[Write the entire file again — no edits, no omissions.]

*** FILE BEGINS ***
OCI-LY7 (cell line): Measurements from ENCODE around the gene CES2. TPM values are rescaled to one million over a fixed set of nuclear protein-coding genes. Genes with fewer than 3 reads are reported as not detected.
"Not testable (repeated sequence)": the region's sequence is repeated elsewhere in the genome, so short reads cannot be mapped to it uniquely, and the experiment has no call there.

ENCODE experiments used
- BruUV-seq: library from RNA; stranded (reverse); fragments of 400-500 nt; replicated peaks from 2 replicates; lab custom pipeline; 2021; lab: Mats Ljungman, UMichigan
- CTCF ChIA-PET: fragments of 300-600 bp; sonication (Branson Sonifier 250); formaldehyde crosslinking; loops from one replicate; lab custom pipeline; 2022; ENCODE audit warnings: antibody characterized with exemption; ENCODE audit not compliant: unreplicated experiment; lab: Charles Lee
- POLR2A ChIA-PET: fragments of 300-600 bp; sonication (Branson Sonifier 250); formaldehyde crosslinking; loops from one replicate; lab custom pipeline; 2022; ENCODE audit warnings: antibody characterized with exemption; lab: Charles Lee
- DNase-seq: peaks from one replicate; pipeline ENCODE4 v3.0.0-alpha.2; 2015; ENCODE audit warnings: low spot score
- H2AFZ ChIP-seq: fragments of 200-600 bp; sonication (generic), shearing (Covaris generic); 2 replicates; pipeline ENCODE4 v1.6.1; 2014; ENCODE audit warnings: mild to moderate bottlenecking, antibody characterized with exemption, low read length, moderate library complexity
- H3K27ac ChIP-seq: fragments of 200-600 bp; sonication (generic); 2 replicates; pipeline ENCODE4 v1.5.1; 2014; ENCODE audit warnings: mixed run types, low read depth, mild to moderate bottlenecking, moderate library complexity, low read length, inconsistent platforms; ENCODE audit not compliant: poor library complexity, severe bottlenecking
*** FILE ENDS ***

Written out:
OCI-LY7 (cell line): Measurements from ENCODE around the gene CES2. TPM values are rescaled to one million over a fixed set of nuclear protein-coding genes. Genes with fewer than 3 reads are reported as not detected.
"Not testable (repeated sequence)": the region's sequence is repeated elsewhere in the genome, so short reads cannot be mapped to it uniquely, and the experiment has no call there.

ENCODE experiments used
- BruUV-seq: library from RNA; stranded (reverse); fragments of 400-500 nt; replicated peaks from 2 replicates; lab custom pipeline; 2021; lab: Mats Ljungman, UMichigan
- CTCF ChIA-PET: fragments of 300-600 bp; sonication (Branson Sonifier 250); formaldehyde crosslinking; loops from one replicate; lab custom pipeline; 2022; ENCODE audit warnings: antibody characterized with exemption; ENCODE audit not compliant: unreplicated experiment; lab: Charles Lee
- POLR2A ChIA-PET: fragments of 300-600 bp; sonication (Branson Sonifier 250); formaldehyde crosslinking; loops from one replicate; lab custom pipeline; 2022; ENCODE audit warnings: antibody characterized with exemption; lab: Charles Lee
- DNase-seq: peaks from one replicate; pipeline ENCODE4 v3.0.0-alpha.2; 2015; ENCODE audit warnings: low spot score
- H2AFZ ChIP-seq: fragments of 200-600 bp; sonication (generic), shearing (Covaris generic); 2 replicates; pipeline ENCODE4 v1.6.1; 2014; ENCODE audit warnings: mild to moderate bottlenecking, antibody characterized with exemption, low read length, moderate library complexity
- H3K27ac ChIP-seq: fragments of 200-600 bp; sonication (generic); 2 replicates; pipeline ENCODE4 v1.5.1; 2014; ENCODE audit warnings: mixed run types, low read depth, mild to moderate bottlenecking, moderate library complexity, low read length, inconsistent platforms; ENCODE audit not compliant: poor library complexity, severe bottlenecking